Absolutely mind-blowing course on modern Chinese history, with invaluable time and attention spent on the post-Mao PRC. Will instantly level up your understanding of current events in China (especially when paired with the Economist podcast on Xi Jinping, "The Prince.")
Professor Baum's course was my first experiment with using GPT-4 to generate spaced repetition flashcards out of coursework. Because The Fall and Rise of China falls under The Great Courses' ToS, which prohibits any duplications or derivative works, I decided that instead of sharing my auto-generated flashcards for this amazing course, I'd instead do so on the freely available Making of Modern Ukraine.
However, I think it's acceptable to just share one or two at random. Baum's teaching is so vivid and clear, and the Great Courses format so organized, that GPT-4 took to it like a fish in water (which, thanks to these cards, I remember as a metaphor Mao used to describe how the Red Army blended in with the rural peasants in the Chinese Civil War.)
Each lecture transcript and guidebook chapter were fed to a Colab notebook with a chain of GPT-4 prompts and out the other end came a markdown file uploaded into Obsidian and sent to Anki via a community plugin.
The hashtags denote what lecture it is (below, it's lecture 17). I sometimes edit the cards after they're generated but they're mostly as-is from the LLM.
I was especially happy with the source citations, which refer you back to the specific time in the transcript where the claims were made. The handful that I checked all came back accurate--a testament to GPT-4's awesome power.
What was the purpose of Mao Zedong's Hundred Flowers campaign, and how did it lead to the Rectification Movement? #card #FRC #FRC17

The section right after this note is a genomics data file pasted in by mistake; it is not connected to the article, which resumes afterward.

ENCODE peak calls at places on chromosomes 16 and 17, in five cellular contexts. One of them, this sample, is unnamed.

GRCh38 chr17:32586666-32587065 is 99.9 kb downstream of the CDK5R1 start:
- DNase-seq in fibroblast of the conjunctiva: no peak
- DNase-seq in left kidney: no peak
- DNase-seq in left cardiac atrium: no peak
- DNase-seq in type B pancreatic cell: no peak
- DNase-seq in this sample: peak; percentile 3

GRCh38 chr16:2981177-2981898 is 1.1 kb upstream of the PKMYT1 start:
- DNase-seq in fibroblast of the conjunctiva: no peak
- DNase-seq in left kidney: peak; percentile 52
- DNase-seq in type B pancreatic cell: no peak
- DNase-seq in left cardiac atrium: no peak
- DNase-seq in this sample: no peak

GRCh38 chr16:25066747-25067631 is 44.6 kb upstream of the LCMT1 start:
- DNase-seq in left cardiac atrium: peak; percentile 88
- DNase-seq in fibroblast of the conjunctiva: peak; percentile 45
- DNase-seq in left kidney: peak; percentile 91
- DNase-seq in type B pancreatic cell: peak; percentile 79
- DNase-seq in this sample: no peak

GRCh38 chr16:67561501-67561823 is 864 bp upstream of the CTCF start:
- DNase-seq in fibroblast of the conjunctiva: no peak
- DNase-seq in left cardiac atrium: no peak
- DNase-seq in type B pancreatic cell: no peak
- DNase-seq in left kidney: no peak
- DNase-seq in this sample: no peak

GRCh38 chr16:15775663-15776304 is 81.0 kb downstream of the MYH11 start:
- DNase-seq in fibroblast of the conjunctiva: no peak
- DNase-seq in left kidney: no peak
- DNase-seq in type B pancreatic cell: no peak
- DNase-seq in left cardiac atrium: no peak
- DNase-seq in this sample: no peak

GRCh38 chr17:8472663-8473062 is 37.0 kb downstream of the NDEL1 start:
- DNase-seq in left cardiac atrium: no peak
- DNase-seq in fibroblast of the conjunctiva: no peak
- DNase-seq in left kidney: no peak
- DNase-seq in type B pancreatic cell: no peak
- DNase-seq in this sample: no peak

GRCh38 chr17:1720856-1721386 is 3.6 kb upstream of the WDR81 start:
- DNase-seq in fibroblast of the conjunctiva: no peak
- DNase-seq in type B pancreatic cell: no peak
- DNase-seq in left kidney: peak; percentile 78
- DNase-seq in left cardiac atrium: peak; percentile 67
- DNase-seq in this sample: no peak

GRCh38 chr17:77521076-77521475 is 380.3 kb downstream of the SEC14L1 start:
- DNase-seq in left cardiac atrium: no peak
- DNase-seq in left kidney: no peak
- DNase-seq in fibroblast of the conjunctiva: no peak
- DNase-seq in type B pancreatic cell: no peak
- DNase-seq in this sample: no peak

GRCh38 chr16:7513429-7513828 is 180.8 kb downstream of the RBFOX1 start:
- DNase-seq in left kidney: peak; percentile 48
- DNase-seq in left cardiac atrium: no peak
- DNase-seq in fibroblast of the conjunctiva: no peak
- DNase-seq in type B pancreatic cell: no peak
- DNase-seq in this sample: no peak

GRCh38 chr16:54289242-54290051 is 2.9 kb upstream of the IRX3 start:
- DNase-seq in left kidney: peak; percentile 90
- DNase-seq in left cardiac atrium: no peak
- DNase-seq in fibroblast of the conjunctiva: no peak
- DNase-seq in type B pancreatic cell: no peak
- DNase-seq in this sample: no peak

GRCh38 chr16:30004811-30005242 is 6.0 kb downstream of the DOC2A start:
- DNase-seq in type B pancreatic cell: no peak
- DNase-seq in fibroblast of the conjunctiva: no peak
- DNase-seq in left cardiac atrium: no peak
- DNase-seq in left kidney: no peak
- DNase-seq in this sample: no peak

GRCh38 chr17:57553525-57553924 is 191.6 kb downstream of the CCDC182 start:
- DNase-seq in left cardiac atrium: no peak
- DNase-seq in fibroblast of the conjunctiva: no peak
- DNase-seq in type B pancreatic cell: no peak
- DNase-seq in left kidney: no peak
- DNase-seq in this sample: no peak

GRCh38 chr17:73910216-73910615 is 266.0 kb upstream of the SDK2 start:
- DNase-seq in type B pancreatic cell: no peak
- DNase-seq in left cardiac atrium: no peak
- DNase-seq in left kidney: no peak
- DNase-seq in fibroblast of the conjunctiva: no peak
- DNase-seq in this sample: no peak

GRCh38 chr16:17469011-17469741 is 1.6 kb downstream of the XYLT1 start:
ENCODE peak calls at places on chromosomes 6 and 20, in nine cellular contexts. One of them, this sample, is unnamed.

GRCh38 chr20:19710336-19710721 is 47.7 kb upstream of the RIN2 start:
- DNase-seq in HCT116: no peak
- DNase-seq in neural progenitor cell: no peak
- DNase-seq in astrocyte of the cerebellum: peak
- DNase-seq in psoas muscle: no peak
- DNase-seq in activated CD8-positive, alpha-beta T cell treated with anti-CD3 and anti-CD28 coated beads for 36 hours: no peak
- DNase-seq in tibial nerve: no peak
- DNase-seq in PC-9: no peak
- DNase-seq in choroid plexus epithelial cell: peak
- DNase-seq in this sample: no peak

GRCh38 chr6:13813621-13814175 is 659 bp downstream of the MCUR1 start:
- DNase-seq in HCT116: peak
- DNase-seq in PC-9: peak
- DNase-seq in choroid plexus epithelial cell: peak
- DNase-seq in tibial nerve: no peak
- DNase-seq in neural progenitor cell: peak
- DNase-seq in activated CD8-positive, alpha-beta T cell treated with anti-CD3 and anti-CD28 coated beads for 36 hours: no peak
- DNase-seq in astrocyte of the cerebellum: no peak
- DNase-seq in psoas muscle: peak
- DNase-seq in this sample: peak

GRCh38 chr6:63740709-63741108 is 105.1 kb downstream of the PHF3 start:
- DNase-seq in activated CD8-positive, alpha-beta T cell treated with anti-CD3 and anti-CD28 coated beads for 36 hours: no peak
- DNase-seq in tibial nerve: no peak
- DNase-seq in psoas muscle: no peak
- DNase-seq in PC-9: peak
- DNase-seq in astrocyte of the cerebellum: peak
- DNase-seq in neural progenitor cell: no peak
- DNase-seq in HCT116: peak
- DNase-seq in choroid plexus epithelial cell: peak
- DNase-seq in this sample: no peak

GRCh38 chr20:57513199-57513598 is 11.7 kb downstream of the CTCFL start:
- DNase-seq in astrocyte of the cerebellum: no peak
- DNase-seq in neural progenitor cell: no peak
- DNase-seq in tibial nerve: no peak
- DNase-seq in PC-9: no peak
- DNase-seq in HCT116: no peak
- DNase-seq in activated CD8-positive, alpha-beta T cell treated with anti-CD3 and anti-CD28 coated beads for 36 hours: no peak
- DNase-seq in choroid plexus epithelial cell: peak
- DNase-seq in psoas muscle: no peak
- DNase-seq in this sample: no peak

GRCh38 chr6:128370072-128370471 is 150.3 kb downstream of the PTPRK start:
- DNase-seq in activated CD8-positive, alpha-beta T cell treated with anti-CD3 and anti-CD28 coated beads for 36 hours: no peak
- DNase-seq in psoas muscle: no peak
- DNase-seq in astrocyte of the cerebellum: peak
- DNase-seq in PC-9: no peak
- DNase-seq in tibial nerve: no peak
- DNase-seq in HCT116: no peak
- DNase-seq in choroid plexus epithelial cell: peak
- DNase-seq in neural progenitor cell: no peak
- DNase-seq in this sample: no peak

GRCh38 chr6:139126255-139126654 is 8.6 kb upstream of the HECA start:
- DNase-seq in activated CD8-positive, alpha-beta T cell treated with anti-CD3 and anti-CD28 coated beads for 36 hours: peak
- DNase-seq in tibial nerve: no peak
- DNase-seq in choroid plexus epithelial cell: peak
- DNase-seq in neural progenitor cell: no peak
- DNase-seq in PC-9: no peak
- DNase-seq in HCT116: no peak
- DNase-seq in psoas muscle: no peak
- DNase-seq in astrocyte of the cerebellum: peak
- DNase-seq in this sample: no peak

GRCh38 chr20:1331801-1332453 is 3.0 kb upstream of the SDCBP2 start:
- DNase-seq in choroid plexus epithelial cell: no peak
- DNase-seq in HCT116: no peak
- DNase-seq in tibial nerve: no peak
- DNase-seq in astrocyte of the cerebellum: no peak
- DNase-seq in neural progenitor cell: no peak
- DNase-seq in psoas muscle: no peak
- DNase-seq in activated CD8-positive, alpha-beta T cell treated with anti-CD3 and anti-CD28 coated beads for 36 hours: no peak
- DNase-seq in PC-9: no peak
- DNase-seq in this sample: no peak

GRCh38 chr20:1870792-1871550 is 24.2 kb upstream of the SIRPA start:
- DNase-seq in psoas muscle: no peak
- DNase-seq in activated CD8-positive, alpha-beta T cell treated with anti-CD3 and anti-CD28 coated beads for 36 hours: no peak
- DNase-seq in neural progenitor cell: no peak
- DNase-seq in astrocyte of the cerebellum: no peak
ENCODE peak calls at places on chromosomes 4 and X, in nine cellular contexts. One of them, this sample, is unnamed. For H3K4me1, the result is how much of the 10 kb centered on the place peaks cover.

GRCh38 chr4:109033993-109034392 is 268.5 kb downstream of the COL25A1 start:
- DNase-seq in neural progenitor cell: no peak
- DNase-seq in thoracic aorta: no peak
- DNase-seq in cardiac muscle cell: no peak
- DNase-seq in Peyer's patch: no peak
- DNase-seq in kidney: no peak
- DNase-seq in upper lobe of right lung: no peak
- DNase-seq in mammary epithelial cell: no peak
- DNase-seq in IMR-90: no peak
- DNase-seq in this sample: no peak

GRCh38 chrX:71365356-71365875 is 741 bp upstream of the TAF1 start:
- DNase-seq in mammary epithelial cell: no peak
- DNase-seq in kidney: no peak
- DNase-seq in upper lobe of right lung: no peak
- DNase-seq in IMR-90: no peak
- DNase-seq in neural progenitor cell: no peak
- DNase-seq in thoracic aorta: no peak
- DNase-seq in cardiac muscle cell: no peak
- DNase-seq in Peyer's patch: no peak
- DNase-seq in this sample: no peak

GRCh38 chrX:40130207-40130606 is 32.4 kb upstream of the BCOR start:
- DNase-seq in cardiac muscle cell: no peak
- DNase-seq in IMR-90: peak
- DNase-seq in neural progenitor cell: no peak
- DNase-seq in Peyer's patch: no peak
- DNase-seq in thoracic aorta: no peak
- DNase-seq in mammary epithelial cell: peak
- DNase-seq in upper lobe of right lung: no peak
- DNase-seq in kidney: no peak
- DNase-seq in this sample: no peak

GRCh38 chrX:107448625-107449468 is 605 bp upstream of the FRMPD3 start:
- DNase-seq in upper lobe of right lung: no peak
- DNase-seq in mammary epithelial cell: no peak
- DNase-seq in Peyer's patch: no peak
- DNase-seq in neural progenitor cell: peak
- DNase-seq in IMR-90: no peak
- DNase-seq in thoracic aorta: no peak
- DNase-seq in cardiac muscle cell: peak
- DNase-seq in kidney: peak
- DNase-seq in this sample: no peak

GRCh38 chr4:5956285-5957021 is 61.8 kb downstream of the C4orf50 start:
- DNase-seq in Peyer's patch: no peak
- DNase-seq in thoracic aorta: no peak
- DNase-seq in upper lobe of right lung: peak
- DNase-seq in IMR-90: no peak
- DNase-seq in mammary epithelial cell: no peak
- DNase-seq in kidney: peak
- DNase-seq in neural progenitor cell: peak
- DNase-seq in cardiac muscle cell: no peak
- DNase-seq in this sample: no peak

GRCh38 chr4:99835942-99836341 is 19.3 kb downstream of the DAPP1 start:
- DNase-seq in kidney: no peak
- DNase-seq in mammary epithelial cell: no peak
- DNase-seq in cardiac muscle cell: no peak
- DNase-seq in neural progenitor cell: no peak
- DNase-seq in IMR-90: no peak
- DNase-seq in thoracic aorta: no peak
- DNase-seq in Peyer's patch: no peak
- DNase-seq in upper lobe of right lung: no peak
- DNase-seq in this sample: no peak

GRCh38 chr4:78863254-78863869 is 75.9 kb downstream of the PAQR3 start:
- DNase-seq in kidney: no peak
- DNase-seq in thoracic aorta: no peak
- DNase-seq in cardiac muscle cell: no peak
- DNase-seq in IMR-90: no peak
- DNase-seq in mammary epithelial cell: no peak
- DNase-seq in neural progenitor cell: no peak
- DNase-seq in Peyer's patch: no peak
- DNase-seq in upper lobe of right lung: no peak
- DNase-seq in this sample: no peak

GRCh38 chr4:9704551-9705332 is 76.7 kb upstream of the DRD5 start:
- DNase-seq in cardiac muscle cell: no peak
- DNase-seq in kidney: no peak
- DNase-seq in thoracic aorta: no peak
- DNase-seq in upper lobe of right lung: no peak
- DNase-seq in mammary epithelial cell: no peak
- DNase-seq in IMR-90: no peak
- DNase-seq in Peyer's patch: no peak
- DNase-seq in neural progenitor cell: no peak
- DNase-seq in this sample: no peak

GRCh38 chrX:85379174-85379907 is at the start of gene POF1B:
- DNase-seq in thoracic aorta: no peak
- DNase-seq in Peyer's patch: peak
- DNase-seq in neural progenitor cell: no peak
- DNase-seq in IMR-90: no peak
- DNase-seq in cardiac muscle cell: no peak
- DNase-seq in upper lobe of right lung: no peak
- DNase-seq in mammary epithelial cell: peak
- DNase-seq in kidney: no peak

- The Hundred Flowers campaign was designed to encourage intellectuals to express their thoughts and grievances, with the aim of psychologically relieving their burdens and improving their enthusiasm for building socialism
- The campaign led to mounting criticisms against the Communist Party and Mao himself
- It's hard to know if Mao planned to root out intellectuals or if the critiques were so widespread and intense that it set him back and made him desire revenge for losing face (Deng Xiaoping, for instance, thought the Hundred Flowers campaign was a bad idea and was proven right)
- As a result, the summer 1957 anti-rightist Rectification Movement was initiated, enforcing loyalty to the party through harsh crackdowns on intellectuals
SOURCE: 6:12-6:43 "Henceforth, they promised intellectuals would be treated with dignity and respect as valued members of China's socialist community. Thus began China's famous 100 Flowers campaign."
How did the use of dazibao (big-character posters) during the Hundred Flowers movement reflect the changing political climate in China at that time? #card #FRC #FRC17
- Dazibao, posters with big letters on them, enabled Chinese intellectuals to anonymously express their grievances against the Communist Party, reflecting growing discontent in China
- As criticisms gained momentum, the Party cracked down on free speech, moving away from the initial encouragement of open expression, and contributing to the Rectification Movement
SOURCE: 9:00-9:17 "At around the same time, a new form of political expression called dots-ball or big character posters made its debut on billboards and walls on Beijing's college and university campuses."